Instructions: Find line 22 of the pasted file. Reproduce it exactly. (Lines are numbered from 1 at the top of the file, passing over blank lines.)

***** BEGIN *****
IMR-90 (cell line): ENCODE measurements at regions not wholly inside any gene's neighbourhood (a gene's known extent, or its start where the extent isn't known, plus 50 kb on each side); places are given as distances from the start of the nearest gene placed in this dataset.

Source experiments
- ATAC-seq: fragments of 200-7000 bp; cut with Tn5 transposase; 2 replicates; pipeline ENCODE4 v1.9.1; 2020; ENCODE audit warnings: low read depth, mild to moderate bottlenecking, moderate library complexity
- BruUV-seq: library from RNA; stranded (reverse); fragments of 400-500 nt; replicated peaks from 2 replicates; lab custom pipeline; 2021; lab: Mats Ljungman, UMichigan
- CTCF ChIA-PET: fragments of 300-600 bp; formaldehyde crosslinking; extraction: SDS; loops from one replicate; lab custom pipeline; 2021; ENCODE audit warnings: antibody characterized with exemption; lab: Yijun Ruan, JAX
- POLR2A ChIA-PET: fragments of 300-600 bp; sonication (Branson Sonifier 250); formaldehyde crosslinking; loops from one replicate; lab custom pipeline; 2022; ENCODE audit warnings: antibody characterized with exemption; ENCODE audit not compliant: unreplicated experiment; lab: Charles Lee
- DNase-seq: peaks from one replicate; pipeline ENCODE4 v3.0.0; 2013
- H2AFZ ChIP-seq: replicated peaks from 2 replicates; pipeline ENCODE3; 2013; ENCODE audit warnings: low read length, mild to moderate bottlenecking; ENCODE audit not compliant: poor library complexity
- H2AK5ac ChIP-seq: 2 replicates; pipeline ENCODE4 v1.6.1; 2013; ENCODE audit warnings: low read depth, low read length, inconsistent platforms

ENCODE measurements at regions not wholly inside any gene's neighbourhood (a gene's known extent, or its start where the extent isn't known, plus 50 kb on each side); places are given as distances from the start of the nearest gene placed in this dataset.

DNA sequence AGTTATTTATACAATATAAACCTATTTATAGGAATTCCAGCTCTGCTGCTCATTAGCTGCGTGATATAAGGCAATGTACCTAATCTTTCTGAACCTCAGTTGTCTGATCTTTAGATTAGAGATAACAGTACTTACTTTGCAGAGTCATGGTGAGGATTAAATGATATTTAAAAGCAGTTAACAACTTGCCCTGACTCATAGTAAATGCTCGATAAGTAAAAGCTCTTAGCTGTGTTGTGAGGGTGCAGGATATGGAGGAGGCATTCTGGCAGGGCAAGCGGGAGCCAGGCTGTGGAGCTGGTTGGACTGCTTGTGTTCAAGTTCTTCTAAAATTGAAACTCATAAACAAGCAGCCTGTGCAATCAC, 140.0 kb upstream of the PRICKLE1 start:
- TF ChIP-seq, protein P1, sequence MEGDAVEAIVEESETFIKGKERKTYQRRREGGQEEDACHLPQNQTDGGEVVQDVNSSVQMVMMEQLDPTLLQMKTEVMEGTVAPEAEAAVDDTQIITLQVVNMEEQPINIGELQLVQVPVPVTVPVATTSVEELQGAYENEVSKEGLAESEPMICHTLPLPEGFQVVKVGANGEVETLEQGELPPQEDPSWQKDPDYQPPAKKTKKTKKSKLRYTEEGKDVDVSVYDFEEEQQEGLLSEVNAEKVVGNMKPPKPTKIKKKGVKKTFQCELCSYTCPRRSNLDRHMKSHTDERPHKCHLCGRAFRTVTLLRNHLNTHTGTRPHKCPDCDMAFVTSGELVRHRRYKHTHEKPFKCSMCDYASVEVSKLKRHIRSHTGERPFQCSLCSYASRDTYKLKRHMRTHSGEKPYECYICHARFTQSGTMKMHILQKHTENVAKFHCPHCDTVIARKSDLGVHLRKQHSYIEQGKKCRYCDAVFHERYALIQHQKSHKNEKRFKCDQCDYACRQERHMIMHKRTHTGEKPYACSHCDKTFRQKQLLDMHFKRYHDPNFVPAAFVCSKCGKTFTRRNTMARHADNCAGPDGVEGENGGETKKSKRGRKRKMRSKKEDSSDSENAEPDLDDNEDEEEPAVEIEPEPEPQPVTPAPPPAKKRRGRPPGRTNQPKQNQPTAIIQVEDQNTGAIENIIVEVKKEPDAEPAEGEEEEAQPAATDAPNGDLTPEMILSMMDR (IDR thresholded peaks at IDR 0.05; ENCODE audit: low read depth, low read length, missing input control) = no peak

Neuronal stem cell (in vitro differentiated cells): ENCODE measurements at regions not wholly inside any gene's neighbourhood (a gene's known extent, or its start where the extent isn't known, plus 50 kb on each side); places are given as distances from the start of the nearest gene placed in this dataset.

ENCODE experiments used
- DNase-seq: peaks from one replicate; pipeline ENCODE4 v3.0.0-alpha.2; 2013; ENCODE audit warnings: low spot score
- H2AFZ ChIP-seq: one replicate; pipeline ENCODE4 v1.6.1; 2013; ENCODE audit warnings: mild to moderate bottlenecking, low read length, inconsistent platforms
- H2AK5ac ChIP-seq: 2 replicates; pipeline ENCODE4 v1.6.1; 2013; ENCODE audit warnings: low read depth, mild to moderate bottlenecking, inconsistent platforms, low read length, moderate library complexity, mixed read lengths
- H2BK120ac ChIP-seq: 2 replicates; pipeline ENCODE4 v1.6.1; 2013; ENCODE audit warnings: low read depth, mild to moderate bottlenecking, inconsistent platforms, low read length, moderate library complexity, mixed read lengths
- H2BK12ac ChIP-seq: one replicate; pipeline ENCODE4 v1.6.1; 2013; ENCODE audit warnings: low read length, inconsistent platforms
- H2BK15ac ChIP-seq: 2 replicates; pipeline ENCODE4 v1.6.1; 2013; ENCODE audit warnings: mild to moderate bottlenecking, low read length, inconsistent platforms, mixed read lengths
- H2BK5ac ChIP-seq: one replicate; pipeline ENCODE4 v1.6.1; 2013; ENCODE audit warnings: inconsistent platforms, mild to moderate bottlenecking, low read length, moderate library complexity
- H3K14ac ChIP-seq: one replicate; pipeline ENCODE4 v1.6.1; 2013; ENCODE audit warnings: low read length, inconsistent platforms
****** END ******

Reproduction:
- H3K14ac ChIP-seq: one replicate; pipeline ENCODE4 v1.6.1; 2013; ENCODE audit warnings: low read length, inconsistent platforms